In the grand scheme of things, Las Vegas hasn’t been around that long. It has managed to cover a lot of ground when it comes to the names of its casinos, though.
Casinos are bought, sold, rebranded, imploded and rebuilt. Along the way, they often change names.
Here, then, are a hastily slapped-together batch of Las Vegas casinos formerly named something else. And in some cases, several something elses.
1. Planet Hollywood Was Tally Ho
That’s right, Planet Hollywood was originally the Tally Ho. After that, the hotel was called King’s Crown, then the more familiar Aladdin Resort & Casino. Are we having fun yet, we asked, rhetorically?
We get the weird feeling we mainly wrote this blog post to show off some of our casino photos.
2. Westgate Was the International
The hotel we now know as Westgate opened in 1969 as the International Hotel. For years, it was known as the Las Vegas Hilton. For a minute, it was LVH, or Las Vegas Hotel and Casino. Hey, naming things is hard.
We were there the day the LVH’s letters came down and the Westgate sign went up.
3. SLS Las Vegas Was Sahara
SLS Las Vegas is a relatively recent development. For nearly 60 years, 1952 to 2011, it was the Sahara Hotel and Casino. You’ll never guess which we like more, “hotel” or “casino.”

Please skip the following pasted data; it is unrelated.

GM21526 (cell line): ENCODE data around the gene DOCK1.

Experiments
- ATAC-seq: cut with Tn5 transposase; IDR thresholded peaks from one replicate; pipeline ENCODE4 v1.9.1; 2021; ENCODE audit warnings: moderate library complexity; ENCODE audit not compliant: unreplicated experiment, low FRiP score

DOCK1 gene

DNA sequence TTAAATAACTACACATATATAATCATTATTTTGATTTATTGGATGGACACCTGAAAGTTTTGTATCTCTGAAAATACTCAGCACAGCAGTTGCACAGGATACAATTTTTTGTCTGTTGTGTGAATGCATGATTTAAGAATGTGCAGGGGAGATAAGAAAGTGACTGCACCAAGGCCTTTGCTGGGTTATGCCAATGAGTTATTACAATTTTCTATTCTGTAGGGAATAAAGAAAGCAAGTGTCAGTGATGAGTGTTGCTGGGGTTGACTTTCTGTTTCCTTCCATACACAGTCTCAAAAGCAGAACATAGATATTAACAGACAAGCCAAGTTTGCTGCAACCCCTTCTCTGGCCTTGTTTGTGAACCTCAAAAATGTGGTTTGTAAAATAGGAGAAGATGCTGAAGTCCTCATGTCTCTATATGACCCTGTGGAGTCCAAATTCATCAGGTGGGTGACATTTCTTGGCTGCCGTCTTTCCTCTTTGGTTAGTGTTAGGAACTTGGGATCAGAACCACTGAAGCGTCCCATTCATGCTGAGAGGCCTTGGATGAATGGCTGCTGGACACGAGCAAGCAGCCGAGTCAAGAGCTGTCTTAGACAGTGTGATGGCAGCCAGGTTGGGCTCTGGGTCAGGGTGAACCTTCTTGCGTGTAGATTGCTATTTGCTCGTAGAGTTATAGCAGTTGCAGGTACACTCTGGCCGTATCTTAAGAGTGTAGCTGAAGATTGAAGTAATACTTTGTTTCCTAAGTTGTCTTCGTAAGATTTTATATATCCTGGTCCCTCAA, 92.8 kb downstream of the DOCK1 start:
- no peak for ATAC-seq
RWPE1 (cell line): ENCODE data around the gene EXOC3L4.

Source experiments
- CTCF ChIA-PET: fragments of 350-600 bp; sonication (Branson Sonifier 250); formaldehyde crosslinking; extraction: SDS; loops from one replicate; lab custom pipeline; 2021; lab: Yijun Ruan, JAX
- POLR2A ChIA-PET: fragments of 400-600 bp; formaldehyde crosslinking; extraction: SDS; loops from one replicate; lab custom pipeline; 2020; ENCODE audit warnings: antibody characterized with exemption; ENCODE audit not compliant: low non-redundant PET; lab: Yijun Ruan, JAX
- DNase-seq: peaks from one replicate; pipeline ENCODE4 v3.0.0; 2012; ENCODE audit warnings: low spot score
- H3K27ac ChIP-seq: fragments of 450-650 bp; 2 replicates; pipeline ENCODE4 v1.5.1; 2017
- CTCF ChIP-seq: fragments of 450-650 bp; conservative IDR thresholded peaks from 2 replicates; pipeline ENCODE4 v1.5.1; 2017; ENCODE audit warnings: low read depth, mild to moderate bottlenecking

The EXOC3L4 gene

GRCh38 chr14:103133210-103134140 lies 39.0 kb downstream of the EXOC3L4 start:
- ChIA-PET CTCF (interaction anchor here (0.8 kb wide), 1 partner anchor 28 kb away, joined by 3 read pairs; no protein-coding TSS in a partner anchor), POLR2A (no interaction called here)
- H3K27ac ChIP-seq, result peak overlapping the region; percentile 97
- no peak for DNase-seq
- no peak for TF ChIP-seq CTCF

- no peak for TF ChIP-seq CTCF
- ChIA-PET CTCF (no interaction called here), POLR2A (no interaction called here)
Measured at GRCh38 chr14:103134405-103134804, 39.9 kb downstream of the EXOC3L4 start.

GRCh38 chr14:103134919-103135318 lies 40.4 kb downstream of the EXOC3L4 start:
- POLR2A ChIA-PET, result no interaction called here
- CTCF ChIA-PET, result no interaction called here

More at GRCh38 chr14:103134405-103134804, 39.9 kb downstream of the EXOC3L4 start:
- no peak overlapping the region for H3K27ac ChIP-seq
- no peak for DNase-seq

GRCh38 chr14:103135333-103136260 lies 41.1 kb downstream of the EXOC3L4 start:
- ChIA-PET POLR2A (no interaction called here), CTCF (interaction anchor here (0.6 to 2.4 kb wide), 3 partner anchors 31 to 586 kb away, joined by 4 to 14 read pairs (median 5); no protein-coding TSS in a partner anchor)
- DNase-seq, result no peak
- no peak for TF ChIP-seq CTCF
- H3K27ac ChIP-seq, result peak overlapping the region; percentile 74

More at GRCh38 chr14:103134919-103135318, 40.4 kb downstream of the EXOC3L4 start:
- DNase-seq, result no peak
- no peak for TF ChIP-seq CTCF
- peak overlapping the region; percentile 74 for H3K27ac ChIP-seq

Some days we sort of miss the Sahara’s fancy porte-cochere.
4. Harrah’s Was Holiday Casino
Never heard of Holiday Casino? Well, you’re in good company. The Holiday Casino came to be in 1973, thanks to Shelby and Claudine Williams, former owners of a classic Vegas casino, the Silver Slipper. Harrah’s got its name in 1992.
The Holiday casino had a riverboat theme, while Harrah’s has a Mardi Gras theme. Someday, we hope to do a story about themes that were formerly other themes.
5. MGM Grand Was Marina Hotel
What’s now on big-ass hotel, MGM Grand, got its start as the Marina Hotel and Casino. The Marina opened in 1975. Later, the hotel was called the MGM-Marina Hotel. The Marina closed in 1990, but still exists as the west wing of the MGM Grand.
MGM Grand is the largest hotel in the United States. If you slept in all 5,044 of the rooms at MGM Grand, all in one night, you would have both multiple restraining orders and severe chafing.
6. The D Was Sundance Hotel
Lots of folks know downtown’s D Las Vegas was previously a casino called Fitzgerald’s. Before that, though, it was the Sundance Hotel. The Sundance opened in 1980 on land owned by a mobster named Moe Dalitz. Later, Sundance became The Fitz, and eventually it was owned by Don Barden, the first African-American casino owner in Las Vegas.
How weird is it we appear to have never taken a photo of the exterior of Fitzgerald’s, but we somehow have a photo of the carpet?
7. Stratosphere Was Vegas World
Las Vegas eccentric Bob Stupak whipped up the idea of the Stratosphere as an addition to his Vegas World casino. At first, he wanted the Strat to look like the Eiffel Tower, but the site was too narrow. While impressive, the Stratosphere was designed to be much taller. The FAA got their undies in a bunch, so the height was decreased to its current 1,149 feet.
You sort of can’t miss it.
8. Bally’s Was MGM Grand